HAWAII – Due to their geographical location in the middle of the Pacific Ocean, thousands of miles away from any land, the Hawaiian Islands have been isolated since they emerged as volcanoes from a magma hot spot a few million years ago. It is only very recently in their history that they were settled by humans. Before their arrival, the birds that evolved in Hawaii had no predators except other birds. These birds are called ‘endemic’ to distinguish them from the ‘introduced’ species brought to the islands, first by the Hawaiians, next mainly by the Europeans.

Human settlers also brought with them their – mostly – domestic animals, but some of them turned into bird predators, such as rats, mongoose and cats. Those predators drove many endemic species to extinction and many more to a critically endangered status. Another factor is bird habitat encroachment due to development for agriculture and infrastructure for cities. Still another factor is ‘invasion’ of endemic bird territory by the introduced bird species. Finally, some introduced birds have inter-bred with the native ones, for example the Mallard with the Hawaiian Duck.

Seagulls – the rare seagull that will make it to the Hawaiian Islands will do poorly in general. This is because gulls are mostly scavengers along shallow continental shorelines in temperate climates. However there is no continental shelf around the Hawaiian Islands, due to their volcanic origin from the deep ocean floor.

Crows – The Hawaiian Crow is now officially extinct in the wild. As of October 2012, only 109 individuals remained, not in Hawaii but in California, in two captive-breeding programs. They are not bred in Hawaii because they are preyed upon by the Hawaiian Hawk, itself an endangered species.

BIRDING ON HAWAII (a separate page)

Below are some websites that can be helpful to identify which birds can be found in Hawaii, both endemic and introduced:
Birds of the island of Kauai
Hawaii’s birds: past, present, and future
List of birds of Hawaii (both introduced and endemic)
Introduced bird species in Hawaii
Endemic bird species in Hawaii
Bird conservation in Hawaii
Hawaii Audubon Society
A great source of information for Hawaiian wildlife is the following website of the State of Hawaii, Division of Forestry and Wildlife, Wildlife Programs, where dozens of fact sheets are listed for Species of Greatest Conservation Needs‘.
The Bishop Museum has published a checklist of all the birds observed on the Hawaiian Islands, with .pdf documents for each species detailing their locations over the years.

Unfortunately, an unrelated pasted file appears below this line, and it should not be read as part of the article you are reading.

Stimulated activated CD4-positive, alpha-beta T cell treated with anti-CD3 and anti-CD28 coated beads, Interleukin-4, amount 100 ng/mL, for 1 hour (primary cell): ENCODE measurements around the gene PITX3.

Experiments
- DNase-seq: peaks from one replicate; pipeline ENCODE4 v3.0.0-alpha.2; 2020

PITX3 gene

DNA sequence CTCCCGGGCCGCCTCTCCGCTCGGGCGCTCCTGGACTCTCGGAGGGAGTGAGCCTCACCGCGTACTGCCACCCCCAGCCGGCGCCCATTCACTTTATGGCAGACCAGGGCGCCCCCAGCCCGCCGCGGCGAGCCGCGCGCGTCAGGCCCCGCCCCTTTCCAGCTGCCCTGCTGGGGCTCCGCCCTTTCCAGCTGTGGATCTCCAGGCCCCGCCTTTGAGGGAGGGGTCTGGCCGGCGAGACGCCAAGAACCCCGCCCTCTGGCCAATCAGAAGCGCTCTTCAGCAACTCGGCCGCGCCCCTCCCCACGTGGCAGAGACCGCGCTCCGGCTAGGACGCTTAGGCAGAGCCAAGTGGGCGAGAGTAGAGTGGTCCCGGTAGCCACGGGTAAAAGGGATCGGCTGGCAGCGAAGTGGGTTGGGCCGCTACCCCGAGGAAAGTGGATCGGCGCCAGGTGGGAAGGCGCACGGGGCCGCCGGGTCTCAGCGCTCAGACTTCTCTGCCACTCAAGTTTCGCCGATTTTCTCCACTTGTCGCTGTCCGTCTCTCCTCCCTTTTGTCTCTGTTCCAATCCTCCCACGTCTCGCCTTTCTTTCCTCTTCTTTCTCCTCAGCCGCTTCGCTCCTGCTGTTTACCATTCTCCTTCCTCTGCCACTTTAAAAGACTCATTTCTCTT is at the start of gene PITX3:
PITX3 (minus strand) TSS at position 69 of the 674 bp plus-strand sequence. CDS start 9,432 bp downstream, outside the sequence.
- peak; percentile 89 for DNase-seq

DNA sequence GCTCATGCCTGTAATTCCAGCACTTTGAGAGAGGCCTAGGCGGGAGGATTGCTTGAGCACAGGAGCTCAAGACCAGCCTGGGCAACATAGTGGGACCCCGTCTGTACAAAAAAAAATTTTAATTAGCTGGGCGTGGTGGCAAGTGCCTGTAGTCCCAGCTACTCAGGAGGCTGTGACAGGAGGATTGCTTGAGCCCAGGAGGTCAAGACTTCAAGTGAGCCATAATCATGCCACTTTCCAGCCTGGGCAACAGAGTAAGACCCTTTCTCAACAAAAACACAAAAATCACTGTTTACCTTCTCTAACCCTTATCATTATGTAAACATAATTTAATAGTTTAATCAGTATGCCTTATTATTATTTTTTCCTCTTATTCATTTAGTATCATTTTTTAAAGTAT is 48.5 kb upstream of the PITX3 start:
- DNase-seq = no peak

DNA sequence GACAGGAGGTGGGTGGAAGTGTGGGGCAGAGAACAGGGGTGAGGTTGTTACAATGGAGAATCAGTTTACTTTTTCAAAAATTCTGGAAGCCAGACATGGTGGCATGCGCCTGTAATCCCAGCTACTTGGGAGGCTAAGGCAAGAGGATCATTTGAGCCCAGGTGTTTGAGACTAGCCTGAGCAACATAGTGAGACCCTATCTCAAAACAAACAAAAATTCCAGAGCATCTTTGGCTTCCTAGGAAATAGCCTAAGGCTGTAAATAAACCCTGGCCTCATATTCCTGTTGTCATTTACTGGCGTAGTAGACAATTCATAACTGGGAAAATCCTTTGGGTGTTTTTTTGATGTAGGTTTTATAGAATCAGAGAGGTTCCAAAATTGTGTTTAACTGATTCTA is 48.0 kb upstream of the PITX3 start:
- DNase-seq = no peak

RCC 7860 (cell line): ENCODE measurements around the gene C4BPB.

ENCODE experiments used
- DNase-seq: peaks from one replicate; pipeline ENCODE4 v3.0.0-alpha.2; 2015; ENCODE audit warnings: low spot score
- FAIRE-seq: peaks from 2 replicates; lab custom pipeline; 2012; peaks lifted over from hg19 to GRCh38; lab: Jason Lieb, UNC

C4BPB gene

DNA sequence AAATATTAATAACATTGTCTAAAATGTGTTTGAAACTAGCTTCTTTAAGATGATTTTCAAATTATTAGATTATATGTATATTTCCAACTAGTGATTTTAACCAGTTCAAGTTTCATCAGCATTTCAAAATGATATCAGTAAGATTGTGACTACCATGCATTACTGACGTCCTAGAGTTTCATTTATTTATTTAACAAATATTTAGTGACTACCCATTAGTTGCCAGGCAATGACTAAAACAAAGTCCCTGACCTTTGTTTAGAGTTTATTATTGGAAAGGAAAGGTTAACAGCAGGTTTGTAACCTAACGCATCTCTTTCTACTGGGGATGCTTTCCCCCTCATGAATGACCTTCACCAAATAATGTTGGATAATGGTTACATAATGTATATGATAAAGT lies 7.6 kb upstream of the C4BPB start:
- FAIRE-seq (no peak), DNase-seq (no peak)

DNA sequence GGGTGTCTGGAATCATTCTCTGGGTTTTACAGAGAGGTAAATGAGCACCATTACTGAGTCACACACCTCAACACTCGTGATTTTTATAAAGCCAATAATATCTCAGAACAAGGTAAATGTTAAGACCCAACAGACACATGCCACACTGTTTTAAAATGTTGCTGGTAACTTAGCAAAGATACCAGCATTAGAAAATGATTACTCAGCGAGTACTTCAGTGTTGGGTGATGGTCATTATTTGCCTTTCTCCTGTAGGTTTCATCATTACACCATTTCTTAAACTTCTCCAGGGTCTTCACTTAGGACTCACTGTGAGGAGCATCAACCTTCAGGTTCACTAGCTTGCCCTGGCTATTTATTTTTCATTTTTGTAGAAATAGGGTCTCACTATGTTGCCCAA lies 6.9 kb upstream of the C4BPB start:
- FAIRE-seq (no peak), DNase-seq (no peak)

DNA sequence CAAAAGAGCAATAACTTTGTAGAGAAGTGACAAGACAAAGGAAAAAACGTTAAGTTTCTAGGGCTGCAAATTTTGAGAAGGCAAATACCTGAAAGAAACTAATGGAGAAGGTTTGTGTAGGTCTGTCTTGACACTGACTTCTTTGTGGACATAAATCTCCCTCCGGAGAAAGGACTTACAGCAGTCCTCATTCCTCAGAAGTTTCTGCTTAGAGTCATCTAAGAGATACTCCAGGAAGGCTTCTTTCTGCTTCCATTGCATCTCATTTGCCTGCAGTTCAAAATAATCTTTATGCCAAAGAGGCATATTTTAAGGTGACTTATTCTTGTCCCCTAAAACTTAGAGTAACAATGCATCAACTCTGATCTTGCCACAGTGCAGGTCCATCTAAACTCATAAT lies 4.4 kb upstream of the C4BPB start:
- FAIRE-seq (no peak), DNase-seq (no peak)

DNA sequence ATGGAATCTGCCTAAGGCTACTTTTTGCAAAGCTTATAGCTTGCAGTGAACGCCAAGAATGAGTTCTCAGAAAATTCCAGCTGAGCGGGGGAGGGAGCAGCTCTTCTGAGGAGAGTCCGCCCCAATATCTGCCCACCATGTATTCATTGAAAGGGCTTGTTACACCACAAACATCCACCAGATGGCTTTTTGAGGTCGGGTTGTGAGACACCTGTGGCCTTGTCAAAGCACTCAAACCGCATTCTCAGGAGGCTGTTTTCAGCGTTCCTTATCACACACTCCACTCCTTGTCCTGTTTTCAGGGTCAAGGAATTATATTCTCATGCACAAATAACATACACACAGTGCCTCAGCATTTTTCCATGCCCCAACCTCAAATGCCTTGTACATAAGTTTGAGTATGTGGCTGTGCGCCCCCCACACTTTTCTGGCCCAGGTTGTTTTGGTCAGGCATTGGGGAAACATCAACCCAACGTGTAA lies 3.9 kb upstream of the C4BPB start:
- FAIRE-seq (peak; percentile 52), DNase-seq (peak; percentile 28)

http://www.soundshawaiian.com/birds.html (a website on sounds of some birds of Hawaii)
List of endemic birds of Hawaii: http://www.oiseaux-birds.com/article-island-birds-endemic-hawaiian-islands.html

Books – A Pocket Guide to Hawaii’s Birds, by H. Douglas Pratt
A Photographic Guide to the Birds of Hawaii, University of Hawai’i Press
Hawaii’s Birds by the Hawaii Audubon Society

The Nene is the State Bird of Hawaii - photo by Denise Motard
The Nene is the State Bird of Hawaii – photo by Denise Motard

Names and Status of birds on this website: The English name is followed by the Latin name and the Hawaiian name (when available). The status is classified this way:
Endemic: Bird species unique to Hawaii
Introduced: Bird species introduced to Hawaii by humans
Indigenous: Bird species that made it to Hawaii on their own, and found in other regions of the world.
Visitor: Bird species that visit Hawaii for their winter migration (for the most part).
Most of the birds on this website can be observed rather easily. Click on the bird name below to access the page for that bird species:

AMERICAN WIGEON (Mareca americana)
BLACK FRANCOLIN (Francolinus francolinus)
BLACK-CROWNED NIGHT HERON (Nycticorax nycticorax)
BRISTLE-THIGHED CURLEW (Numenius tahitiensis)
CACKLING GOOSE (Branta hutchinsii)
CALIFORNIA QUAIL (Callipepla californica)
CATTLE EGRET (Bubulcus ibis)
COMMON MYNAH (Acridotheres tristis)
COMMON WAXBILL (Estrilda astrild)
ERCKEL’S FRANCOLIN (Pternistis erckelii)
GREATER YELLOWLEGS (Tringa melanoleuca)
GREY FRANCOLIN (Francolinus pondicerianus)
HAWAIIAN COOT (fulica alai)
HAWAIIAN DUCK (Anas wyvilliana)
HAWAIIAN GALLINULE (Gallinula galeata sandvicensis)
HAWAIIAN OWL (Asio flammeus sandvicensis)
HAWAIIAN STILT (Himantopus mexicanus knudseni)
HOUSE FINCH (Haemorhous mexicanus)
INDIAN PEAFOWL (pavo cristatus)
JAPANESE WHITE EYE (Zosteros japonicus)
JAVA SPARROW (Lonchura oryzivora)
KALIJ PHEASANT (Lophura leucomelanos)
LAYSAN ALBATROSS(phoebastria immutabilis)
LONG-BILLED DOWITCHER (Limnodromus scolopaceus)
MUSCOVY DUCK (Cairina moschata)
NENE (branta sandvicensis)
NORTHERN CARDINAL (Cardinalis cardinalis)
NORTHERN SHOVELER(Spatula clypeata)
NUTMEG MANNIKIN (Lonchura punctulata)
PECTORAL SANDPIPER (Calidros melatonos)
RED JUNGLEFOWL (Gallus gallus)
RED-BILLED LEIOTHRIX (Leiothrix lutea)
RED-CRESTED CARDINAL (paroaria coronata)
RED-TAILED TROPICBIRD (Phaethon rubricauda)
RED-VENTED BULBUL (Pycnonotus cafer)
RED-WHISKERED BULBUL (Pycnonotus jocosus)
ROCK PIGEON (Columba livia)
RUDDY TURNSTONE (Arenaria interpres)
SAFFRON FINCH (sicalis flaveola)
SANDERLING (Calidris alba)
SPOTTED DOVE (spilopelia chinensis)
WHITE TERN (Gygis alba)
WHITE-RUMPED SHAMA (copsychus malabaricus)
WHITE-TAILED TROPIC BIRD (Phaethon lepturus)
WILSON’S SNIPE (Gallinago delicata)
YELLOW-FRONTED CANARY (serinus mozambicus)
ZEBRA DOVE (geopelia striata)